I am still working on the Castle in my other WIP, but as always have a few other things on the go. This is a very early thumbnail.
In case it is not clear what is going on yet, you are looking at a very deep, pretty wide, chasm. You can just see the strip of light at the top. There are towns built on the massive tree roots that drop down the chasm walls. The roots have been used to bridge the chasm in a couple of places and the towns are built out on these. In the foreground there are some people walking down the staircase. There are nets in the distance - they catch things that fall from the cities and higher up in the chasm.
The concept is from a book by Sherri S Tepper - The Mavin Manyshaped trilogy - and I have wanted to draw this scene for some time.
There are some other elements I mean to add, and I have not added much lighting yet at all. There will be light sources other than the top of the chasm.
My question for the moment is: Does the forced perspective work? I've left the perspective lines over the image, and you can see that I have bent the foreground out a little so there will be the opportunity to add more detail there and have some focus on the people. My worry at this early stage is that we are looking across at the people, and up at the chasm at the same time. Can I get away with a sort of fish eye lens effect (is that the right term)? I want the viewers eye to be drawn from the people up to the end of the chasm and for the extreme depth to be apparent.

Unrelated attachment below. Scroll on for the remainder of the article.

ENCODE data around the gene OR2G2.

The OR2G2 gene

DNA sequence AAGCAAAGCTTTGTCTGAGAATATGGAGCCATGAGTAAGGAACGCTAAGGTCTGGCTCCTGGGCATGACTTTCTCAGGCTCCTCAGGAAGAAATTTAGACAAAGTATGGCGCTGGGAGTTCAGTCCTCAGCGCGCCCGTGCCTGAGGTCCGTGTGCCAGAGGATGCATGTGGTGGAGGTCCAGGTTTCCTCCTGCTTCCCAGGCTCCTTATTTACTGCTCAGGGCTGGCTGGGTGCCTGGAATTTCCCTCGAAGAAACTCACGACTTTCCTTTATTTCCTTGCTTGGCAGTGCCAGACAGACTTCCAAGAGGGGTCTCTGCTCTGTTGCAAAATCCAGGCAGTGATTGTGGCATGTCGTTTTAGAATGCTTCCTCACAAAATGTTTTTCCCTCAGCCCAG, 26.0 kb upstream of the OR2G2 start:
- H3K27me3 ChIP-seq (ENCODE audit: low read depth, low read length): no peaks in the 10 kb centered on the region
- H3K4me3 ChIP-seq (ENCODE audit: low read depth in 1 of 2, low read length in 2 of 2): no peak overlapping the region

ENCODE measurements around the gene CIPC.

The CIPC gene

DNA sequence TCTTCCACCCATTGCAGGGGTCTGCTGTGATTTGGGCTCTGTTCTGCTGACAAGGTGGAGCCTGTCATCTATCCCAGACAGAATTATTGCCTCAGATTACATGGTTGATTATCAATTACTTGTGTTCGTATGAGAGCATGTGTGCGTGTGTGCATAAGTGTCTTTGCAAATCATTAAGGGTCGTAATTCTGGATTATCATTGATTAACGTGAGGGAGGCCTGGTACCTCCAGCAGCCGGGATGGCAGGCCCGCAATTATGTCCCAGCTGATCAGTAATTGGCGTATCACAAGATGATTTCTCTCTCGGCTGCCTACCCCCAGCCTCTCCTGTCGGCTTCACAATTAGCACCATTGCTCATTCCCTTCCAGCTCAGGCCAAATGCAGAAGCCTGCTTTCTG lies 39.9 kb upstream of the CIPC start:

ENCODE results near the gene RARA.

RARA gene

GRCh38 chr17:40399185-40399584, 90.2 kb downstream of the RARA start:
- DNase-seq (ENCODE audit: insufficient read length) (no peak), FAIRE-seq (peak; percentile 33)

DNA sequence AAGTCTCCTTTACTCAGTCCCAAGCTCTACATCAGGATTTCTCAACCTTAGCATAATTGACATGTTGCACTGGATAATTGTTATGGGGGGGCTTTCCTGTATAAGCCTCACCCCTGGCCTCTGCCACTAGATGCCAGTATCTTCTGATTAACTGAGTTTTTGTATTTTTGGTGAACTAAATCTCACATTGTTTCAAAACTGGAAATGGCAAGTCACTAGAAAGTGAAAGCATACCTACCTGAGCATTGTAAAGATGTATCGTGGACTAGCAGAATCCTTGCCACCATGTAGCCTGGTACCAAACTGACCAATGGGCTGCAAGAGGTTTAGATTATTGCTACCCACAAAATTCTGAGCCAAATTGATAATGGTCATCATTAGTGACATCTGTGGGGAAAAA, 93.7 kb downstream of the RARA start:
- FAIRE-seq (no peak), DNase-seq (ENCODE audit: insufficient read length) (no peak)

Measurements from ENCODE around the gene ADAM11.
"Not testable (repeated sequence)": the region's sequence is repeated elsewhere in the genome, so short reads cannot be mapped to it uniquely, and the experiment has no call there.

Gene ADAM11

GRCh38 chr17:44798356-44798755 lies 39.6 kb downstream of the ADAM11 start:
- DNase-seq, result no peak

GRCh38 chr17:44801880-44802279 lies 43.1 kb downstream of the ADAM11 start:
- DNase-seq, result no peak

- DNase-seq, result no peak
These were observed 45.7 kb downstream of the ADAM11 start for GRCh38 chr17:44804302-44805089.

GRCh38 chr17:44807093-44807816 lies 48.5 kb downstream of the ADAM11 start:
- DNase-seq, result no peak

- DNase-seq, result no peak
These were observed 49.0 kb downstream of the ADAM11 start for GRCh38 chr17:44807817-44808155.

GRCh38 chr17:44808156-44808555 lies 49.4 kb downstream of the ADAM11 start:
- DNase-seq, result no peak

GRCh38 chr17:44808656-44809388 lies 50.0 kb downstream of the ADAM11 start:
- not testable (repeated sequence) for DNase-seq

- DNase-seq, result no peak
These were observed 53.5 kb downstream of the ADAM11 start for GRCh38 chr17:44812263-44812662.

Last edited by Chris-Garrett; September 21st, 2011 at 05:26 PM.
Reason: Updating thumbnail
Those perspective lines you have will actually have to be curved (which you actually have in your drawing a little bit), and I think there will need to be more distance between the figures and the next bridge which you can see so much of the bottom of. I'm not sure how to go about plotting something like this out, but I'm sure you can find some information on 'curvilinear perspective'.
I found a really nice link on how to draw a four-point perspective grid in a vector package and I've overlaid it on my image and tweaked the composition a little to accomodate it.
The method was basically to draw a stright-line two-point perspective grid with one vanishing point to the far left and the other to the far right, and then to overlay it with a series of ovals to produce the curves. It may not be a 100% accurate implementation of curvilinear perspective, but I think it produced a pretty good grid for my composition. I looked at 5-point perspective but felt it was too distorted for my purposes.
I dont have access to my art PC at the moment though. As soon as I do, I'll post the tutorial link and a modified thumbnail.
I wanted to attach my grid, but SVGs don't appear to be a valid file type (I created the grid in inkscape, exported it as a bitmap and imported it into PS). The article is clear, though.
I've attached a newer thumbnail, and one with the grid lines so you can see how I've placed it. What do you all think? Does it work? I'm inclined to think it does at the moment.
Also for your delectation, I've drawn some glowing floating gasbag fish to go in the scene. I hope to put in more than two (maybe a few dozen) although I haven't exactly decided where yet. I'm just working on the basic creature design for now. They will be light sources, which should bring some interest into the scene. How do they look? Am I headed in a good direction with their design? In the book, they are caught and used as lamps by the people who live in the towns in the chasm.
Oh yes - still no people on the stairs, but I will put them in soon. They wont be afraid of the fish; they are harmless and I want to put enough around that the scene has a sense of wonder to it.
Heh the detailed fish designs were a bit of a tangent to be honest. But they were fun.